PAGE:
She wondered how Seko would improve its internal controls, and if the business they lose in de minimis shipments during the suspension would come back to them.

Allen said that, while it's not reasonable for CBP to expect brokers to know when they're sending contraband, brokers should have known that if they had a pattern of vague descriptions from their clients, or suspicious valuations, that CBP was cracking down on that.

Allen said high volume exporters choose to hire brokers for Type 86 entries because sending the goods through the mail would be more expensive and slower to clear. She said brokers have seen that all the growth is in small packages, and have felt they have to go after their business if they want to have a future. According to CBP, more than 450 firms file Type 86 entries.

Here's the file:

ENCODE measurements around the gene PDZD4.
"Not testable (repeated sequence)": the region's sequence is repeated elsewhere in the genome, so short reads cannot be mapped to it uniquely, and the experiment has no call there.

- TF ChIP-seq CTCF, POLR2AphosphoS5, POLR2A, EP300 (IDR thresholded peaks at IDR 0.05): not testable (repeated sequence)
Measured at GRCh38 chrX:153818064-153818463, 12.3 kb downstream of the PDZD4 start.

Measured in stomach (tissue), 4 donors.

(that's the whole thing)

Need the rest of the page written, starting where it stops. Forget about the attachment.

But, she said, what has worked for brokers working with major retailers -- trusting that they will give accurate information, because those importers have a stake in their goods clearing without issues -- does not translate to e-commerce.

"Brokers came to de minimis with the same expectations," she said, but a lot of the de minimis players don't care if a package here or there doesn't make it through, because the dollar exposure is so small. They don't know what level of detail is needed for a broker to accurately discern the Harmonized Tariff Schedule code, and they don't care. Allen said, "That’s kind of a new concept for customs brokers."